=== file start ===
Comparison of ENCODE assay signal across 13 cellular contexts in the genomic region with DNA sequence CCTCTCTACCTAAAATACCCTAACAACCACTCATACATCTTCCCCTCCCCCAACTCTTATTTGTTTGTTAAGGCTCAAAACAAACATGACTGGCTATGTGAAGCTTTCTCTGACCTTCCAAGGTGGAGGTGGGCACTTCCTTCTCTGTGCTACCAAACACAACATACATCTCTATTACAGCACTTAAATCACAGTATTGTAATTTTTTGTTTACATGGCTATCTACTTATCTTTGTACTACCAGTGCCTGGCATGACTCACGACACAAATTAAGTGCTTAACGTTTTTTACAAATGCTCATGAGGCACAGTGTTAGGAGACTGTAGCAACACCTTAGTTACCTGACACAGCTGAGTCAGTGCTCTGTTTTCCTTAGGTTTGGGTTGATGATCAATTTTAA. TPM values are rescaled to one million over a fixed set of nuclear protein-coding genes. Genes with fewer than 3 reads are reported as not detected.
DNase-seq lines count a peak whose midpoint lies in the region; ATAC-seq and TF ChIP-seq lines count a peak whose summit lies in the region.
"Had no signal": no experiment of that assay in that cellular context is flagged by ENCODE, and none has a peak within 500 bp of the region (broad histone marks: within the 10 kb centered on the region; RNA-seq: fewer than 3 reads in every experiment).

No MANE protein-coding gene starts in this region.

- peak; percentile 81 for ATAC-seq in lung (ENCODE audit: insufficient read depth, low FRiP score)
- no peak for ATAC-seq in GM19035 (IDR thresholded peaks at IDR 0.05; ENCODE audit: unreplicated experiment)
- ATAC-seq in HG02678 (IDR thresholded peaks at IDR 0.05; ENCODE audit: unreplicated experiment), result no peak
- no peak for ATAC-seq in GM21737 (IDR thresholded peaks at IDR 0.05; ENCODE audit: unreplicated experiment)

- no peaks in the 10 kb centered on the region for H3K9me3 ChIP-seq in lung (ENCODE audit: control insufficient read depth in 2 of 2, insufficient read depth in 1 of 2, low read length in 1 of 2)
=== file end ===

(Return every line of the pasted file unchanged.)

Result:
Comparison of ENCODE assay signal across 13 cellular contexts in the genomic region with DNA sequence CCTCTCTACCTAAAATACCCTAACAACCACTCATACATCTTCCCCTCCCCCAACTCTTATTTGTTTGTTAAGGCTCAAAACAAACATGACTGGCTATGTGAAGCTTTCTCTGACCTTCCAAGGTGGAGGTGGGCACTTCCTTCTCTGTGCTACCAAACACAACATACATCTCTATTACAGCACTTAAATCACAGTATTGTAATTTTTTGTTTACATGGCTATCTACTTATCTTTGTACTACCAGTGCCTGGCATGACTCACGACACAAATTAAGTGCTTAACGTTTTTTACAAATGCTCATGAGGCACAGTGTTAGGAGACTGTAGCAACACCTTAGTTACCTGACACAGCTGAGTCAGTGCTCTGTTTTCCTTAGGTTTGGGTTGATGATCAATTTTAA. TPM values are rescaled to one million over a fixed set of nuclear protein-coding genes. Genes with fewer than 3 reads are reported as not detected.
DNase-seq lines count a peak whose midpoint lies in the region; ATAC-seq and TF ChIP-seq lines count a peak whose summit lies in the region.
"Had no signal": no experiment of that assay in that cellular context is flagged by ENCODE, and none has a peak within 500 bp of the region (broad histone marks: within the 10 kb centered on the region; RNA-seq: fewer than 3 reads in every experiment).

No MANE protein-coding gene starts in this region.

- peak; percentile 81 for ATAC-seq in lung (ENCODE audit: insufficient read depth, low FRiP score)
- no peak for ATAC-seq in GM19035 (IDR thresholded peaks at IDR 0.05; ENCODE audit: unreplicated experiment)
- ATAC-seq in HG02678 (IDR thresholded peaks at IDR 0.05; ENCODE audit: unreplicated experiment), result no peak
- no peak for ATAC-seq in GM21737 (IDR thresholded peaks at IDR 0.05; ENCODE audit: unreplicated experiment)

- no peaks in the 10 kb centered on the region for H3K9me3 ChIP-seq in lung (ENCODE audit: control insufficient read depth in 2 of 2, insufficient read depth in 1 of 2, low read length in 1 of 2)